The news media conduct exit polls, where they ask people who just left the polling places how they voted. They make projections based partly on that. The election officials release preliminary figures shortly after the polls close; the news media use those results to refine their news stories. Finally, all the numbers are finalized and the official results are certified. The amount of time this takes varies from one jurisdiction to another. It can also vary if complications arise, such as a need for a recount. Unless the election is really close, the release of the official certified results aren't usually mentioned by the press, but it will be available on some obscure government website.
If you're really interested, the counting process in some places is open to the public. You can go sit in a chair off to the side on election night and watch. Jc3s5h (talk) 03:10, 20 July 2020 (UTC)

Jesus Christ the humanEdit


I'm pretty new to Wikidata and am trying to understand how things work. I made an edit to the item Jesus Christ, adding a statement stating that it is an instance of human, which you removed, calling it an "extraordinary claim." I think it is pretty obvious that the strongest claim to what Jesus is an "instance of" is that he was a human. The English Wikipedia article states that "Virtually all modern scholars of antiquity agree that Jesus existed historically" which attests to this. Can I add the Wikipedia article as a reference to my statement? I'd be very happy if you helped.

Thanks. — Preceding unsigned comment added by Ofyalcin (talkcontribs) 00:23, 25 July 2020 (UTC)

It's widely known that Christians consider Jesus to be God. It's also widely known that some historians, some Christians, and Islam considers him to be human. Since there are different points of view, one or more suitable reliable sources should be cited.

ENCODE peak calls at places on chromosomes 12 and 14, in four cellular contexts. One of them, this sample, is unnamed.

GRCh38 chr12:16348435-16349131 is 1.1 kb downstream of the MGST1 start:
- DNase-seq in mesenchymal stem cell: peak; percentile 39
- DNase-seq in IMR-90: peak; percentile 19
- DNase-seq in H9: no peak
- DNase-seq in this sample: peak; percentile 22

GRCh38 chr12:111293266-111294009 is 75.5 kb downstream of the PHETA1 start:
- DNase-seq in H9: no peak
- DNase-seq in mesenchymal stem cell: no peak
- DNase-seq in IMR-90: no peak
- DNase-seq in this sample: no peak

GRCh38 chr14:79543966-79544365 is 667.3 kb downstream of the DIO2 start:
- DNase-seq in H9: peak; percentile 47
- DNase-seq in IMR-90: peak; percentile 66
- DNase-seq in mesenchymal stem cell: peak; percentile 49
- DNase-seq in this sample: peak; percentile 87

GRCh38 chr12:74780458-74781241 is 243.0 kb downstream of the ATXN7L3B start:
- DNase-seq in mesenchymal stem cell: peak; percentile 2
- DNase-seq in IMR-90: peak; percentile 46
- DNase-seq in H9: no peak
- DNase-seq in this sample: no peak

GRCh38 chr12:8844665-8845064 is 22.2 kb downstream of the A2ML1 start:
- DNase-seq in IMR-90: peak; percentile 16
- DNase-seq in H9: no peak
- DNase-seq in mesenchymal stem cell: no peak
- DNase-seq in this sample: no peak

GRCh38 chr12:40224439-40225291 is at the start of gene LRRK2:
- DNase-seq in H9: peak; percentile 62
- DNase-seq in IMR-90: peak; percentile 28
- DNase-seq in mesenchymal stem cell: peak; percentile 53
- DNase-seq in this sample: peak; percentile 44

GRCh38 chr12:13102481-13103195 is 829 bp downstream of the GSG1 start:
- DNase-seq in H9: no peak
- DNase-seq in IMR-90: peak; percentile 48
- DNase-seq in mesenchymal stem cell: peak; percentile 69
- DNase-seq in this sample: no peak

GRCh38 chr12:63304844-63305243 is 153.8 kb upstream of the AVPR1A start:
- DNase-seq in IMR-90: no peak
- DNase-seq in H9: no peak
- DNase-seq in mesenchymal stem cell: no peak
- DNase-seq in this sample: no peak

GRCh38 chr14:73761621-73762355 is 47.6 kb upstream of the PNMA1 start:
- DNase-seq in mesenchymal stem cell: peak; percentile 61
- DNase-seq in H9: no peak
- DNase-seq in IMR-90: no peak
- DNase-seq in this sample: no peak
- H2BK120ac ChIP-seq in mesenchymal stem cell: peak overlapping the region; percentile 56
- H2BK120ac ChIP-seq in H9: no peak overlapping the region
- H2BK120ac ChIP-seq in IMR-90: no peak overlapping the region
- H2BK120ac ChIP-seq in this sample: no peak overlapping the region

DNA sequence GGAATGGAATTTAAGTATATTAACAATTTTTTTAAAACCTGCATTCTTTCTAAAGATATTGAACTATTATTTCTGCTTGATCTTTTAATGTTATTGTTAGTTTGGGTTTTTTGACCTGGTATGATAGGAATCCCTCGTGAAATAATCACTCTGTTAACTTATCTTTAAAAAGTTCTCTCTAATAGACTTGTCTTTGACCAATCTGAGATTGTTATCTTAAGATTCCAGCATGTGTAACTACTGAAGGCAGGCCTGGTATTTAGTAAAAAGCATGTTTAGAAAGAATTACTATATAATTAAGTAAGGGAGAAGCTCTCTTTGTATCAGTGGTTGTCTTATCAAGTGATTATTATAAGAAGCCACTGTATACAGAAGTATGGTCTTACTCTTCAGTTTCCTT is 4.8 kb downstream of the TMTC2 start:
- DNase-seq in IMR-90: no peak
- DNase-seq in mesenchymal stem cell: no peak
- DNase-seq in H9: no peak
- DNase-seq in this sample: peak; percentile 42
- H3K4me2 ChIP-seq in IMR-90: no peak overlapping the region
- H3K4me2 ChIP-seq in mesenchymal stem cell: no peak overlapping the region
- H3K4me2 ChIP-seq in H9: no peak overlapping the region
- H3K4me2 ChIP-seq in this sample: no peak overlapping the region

None of the various language Wikipedia editions are reliable sources and none of them should be cited for anything. That they are is an embarrassment to Wikidata and the Wikimedia Foundation. Jc3s5h (talk) 14:12, 25 July 2020 (UTC)

Request for exampleEdit

Hello. Could you please provide an example for this statement from WP:NPOV. I have difficulty understanding it.

"Unless a topic specifically deals with a disagreement over otherwise uncontested information"

If there is disagreement, how can it be considered uncontested? The entire sentence seems long and complicated to me. Maybe it can be broken into two simpler sentences. Thanks in advance. 4nn1l2 (talk) 18:25, 30 July 2020 (UTC)

This is rather strange wording, and I'm not quite what that phrase is supposed to mean. It was introduced in 20010 in this edit by Ludwigs2.
The overall meaning of the paragraph is that attribution is normally used if there are varying views about an issue, so it's important to indicate who is making a statement. But this approach is used when it isn't necessary, it makes it seem as if a statement is controversial, when it really isn't. For example,
Adventures of Huckleberry Finn is a book. Little Women is a book. Lindsey Fraser thinks Harry Potter and the Philosopher's Stone is a book.
Phrasing it this way implies that everyone agrees the first two are books, but there is some controversy about whether the first work about Harry Potter is really a book or not. Jc3s5h (talk) 04:45, 31 July 2020 (UTC)